I stared at Mom, completely nonplussed for a moment. "How—" But I couldn't finish the sentence. I just started silently crying.
Mom moved so fast I could barely track her, and an instant later she was embracing me, hard.
There's something uniquely horrible about suffering alone. I'd known that I was under heavy stress due to this whole stupid situation. I'd been living through the mood swings from anger to helplessness and back. I'd railed against my fate, I'd tried to live with it, I'd done my best to distract myself. But I'd done it all alone. There was no one I could even talk to about it, because they would have rightly assumed that I'd gone 'round the bend and I'd likely have some very interested psychologists to add to my problems shortly thereafter.
I hadn't realized quite how much emotion I had been repressing, but now that I'd started crying I was finding it incredibly hard to stop, which was super embarrassing. Not least because I was still suffering from a head cold, and my sudden bout of waterworks was causing all sorts of fluid-related issues in my sinuses and nose.
I dripped and sniffled and failed to adequately deal with the situation, and throughout it all Mom just held onto me with a grip of iron, ear up against my chest while I leaked onto her hair.
After far longer than it should have taken, I finally calmed down, we removed the tea bags from our over-steeped tea, and sat down at the kitchen table.
"How did you know this is a manga?" I managed to get more than the first word out the second time around.
Mom looked grim. "I've been wondering if something is up for a while now, but I was nearly certain when all those girls came by to see you when you'd missed a single day of school."
"Yeah, that was pretty weird, huh."
"Your reaction, though—how long have you known you're in a manga, Peanut?"
"I broke the fourth wall back in early summer. You know, the day Seamus invited me to Tracy's?"
"How long had it been going on before then?"
"I think it had just started. Mom, how did you even notice? Has—something like this happened to you?"
Mom looked away. "I—shortly before I met your father in college—I was trapped in a death game."
"Shit!" Mom doesn't like swearing, but she didn't bat an eye at that. There's not a lot of genres that would be worse than a death game. As the name suggests, it's a literal battle to the death, typically between normal, or mostly normal, characters who are somehow coerced into participating. Death games never end well, and typically explore the levels of depravity and insanity that people can descend to in horrific, no-win situations. Suddenly Mom's weird emotional hang-ups when it comes to conflict resolution were making a lot of really scary sense.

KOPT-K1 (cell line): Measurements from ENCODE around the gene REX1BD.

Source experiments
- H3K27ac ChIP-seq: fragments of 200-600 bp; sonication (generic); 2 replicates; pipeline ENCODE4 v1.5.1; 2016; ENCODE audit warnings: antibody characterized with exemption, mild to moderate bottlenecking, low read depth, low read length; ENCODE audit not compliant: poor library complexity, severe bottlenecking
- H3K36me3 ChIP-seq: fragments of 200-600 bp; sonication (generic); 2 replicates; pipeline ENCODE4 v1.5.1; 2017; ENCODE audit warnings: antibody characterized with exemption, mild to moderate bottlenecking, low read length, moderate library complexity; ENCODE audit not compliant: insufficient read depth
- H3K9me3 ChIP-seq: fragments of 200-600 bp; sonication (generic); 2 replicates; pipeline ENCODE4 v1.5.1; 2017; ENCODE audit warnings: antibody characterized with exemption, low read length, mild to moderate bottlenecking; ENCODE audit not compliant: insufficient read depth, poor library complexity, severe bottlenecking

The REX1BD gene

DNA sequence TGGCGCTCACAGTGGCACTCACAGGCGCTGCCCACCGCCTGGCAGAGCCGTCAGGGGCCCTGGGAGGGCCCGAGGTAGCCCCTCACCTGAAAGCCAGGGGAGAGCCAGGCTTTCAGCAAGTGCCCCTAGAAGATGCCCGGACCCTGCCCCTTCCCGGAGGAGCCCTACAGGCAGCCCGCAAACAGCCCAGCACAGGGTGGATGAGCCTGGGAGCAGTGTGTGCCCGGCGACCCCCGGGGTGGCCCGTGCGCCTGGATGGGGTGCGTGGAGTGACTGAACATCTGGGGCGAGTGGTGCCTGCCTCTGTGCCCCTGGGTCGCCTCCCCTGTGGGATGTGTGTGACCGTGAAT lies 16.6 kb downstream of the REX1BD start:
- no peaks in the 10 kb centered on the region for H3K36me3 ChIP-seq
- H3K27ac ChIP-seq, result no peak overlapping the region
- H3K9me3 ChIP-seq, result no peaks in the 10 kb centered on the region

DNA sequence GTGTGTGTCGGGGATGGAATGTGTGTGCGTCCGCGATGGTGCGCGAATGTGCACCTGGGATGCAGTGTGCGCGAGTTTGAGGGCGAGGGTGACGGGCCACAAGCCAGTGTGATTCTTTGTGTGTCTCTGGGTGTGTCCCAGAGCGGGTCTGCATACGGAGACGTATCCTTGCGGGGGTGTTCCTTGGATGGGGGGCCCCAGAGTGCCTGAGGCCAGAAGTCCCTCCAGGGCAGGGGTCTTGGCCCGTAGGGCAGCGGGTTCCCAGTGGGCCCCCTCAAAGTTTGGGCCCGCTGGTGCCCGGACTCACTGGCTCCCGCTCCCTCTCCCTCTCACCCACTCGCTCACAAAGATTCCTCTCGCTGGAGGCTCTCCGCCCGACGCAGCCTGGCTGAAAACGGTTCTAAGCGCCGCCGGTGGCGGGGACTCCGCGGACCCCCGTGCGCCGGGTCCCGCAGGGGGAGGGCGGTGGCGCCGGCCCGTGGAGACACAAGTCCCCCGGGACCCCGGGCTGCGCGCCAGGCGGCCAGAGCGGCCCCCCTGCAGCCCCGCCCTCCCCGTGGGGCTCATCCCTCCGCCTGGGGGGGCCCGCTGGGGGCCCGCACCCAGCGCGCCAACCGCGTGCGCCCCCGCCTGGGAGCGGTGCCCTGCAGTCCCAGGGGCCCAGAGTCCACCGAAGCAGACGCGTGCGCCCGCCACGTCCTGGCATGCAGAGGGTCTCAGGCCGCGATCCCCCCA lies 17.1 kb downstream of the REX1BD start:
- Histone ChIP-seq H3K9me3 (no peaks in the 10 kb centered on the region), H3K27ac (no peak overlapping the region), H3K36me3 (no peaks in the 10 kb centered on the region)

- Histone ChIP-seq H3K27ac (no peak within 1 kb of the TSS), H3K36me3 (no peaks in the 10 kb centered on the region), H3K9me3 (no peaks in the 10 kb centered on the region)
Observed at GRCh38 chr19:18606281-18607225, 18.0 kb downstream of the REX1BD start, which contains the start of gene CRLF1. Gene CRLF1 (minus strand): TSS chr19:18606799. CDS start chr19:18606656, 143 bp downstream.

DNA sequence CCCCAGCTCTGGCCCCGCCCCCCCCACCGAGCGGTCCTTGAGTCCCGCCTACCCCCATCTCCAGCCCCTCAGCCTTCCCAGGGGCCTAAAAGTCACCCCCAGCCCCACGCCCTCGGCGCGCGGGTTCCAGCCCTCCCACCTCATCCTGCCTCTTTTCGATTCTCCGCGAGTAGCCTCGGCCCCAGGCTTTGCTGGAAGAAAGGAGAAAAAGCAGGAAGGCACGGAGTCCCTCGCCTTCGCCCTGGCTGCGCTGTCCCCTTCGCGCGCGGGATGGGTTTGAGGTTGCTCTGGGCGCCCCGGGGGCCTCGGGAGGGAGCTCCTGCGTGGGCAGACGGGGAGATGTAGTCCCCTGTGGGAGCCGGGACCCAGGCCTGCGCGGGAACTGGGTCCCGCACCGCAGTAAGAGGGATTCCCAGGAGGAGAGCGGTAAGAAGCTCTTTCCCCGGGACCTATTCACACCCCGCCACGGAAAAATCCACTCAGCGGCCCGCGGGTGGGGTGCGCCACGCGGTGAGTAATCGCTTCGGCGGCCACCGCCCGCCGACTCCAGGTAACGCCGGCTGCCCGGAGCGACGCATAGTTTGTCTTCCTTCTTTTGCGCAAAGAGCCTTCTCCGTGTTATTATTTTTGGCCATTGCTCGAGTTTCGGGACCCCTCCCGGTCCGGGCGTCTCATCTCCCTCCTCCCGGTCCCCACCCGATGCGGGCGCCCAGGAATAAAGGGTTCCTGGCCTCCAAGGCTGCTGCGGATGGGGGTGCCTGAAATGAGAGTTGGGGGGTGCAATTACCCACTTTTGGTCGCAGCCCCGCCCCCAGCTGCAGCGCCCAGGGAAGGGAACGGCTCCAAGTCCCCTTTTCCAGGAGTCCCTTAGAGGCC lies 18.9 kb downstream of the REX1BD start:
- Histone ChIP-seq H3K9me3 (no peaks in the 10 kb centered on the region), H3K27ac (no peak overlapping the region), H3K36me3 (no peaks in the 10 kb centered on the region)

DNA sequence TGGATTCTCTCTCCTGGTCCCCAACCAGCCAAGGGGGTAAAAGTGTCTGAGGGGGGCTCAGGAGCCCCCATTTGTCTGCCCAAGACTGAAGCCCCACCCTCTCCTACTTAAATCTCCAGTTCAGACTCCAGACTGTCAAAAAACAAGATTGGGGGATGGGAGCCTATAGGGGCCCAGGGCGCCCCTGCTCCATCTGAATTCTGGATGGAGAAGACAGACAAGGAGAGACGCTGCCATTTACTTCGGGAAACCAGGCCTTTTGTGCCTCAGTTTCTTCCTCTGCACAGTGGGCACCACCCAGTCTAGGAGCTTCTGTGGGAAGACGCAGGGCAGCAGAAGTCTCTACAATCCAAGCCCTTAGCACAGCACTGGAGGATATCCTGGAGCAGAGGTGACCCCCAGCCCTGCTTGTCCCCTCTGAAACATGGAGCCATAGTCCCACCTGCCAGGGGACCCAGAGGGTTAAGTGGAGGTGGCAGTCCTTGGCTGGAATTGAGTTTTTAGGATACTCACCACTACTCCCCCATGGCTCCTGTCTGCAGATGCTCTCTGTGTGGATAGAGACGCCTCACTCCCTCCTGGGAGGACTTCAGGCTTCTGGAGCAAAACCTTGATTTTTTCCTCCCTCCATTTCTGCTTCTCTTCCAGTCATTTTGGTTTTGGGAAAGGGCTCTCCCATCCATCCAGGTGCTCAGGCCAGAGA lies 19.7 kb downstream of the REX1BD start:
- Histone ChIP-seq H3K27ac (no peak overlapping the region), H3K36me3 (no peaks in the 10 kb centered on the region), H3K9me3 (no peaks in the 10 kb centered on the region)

"I'd rather not talk about it," she said quietly. I could completely respect that. I wasn't sure I wanted to, either, despite my horrified curiosity. "Do you know your genre?"
"I'm pretty sure it's a seinen rom-com harem."
Mom frowned, drumming her fingers on the side of her mug. "I don't have any experience with harems. What else do you know?"
"When I broke the fourth wall, I saw the title, but I don't know the author."
Mom waved that aside. "Author doesn't matter. When you say you broke the fourth wall, what specifically happened? What did you see?"
"Well, I tripped, then the next thing I know I'm standing in this weird gray nothingness with a giant page of manga behind me depicting the scene I'd just lived through."
"Did you try to interact with the page in any way? Could you affect it?" Mom was leaning forward, her stare a little intense for my liking.
"I tried to turn the page, but it was immovable. I started getting short of breath, so I jumped back through the hole. I don't think there was any oxygen there. I haven't been able to break the fourth wall again, so I haven't had a chance to try anything else."
Mom sat back. "Damn. That could have been a major breakthrough, but if it was random chance it's unlikely to happen again. If something like that does happen to you, you should definitely prioritize either trying to affect the page directly, or else looking ahead and seeing if you can change the future that you see depicted."
I nodded. "What do you mean the author doesn't matter? Wouldn't knowing the author allow me to directly appeal to them?"
Mom shrugged. "Probably not; that assumes that they even exist in our reality, which is unlikely. Besides, it's not the author you need to worry about. It's the genre. Maybe the author tweaks things here and there to taste, but the genre is what ultimately dictates your fate."
"The genre? I mean, I've been trying to get a little control over my life since I can sometimes guess what's coming based on the circumstances, but how does that ultimately help?"
"Knowing your genre is the only thing that will get you out of this manga," said Mom. "You'll have to talk to your father if you want specific ideas, but based on our experience there are only three things you can do to escape a manga: accelerate your genre, subvert your genre, or break your genre.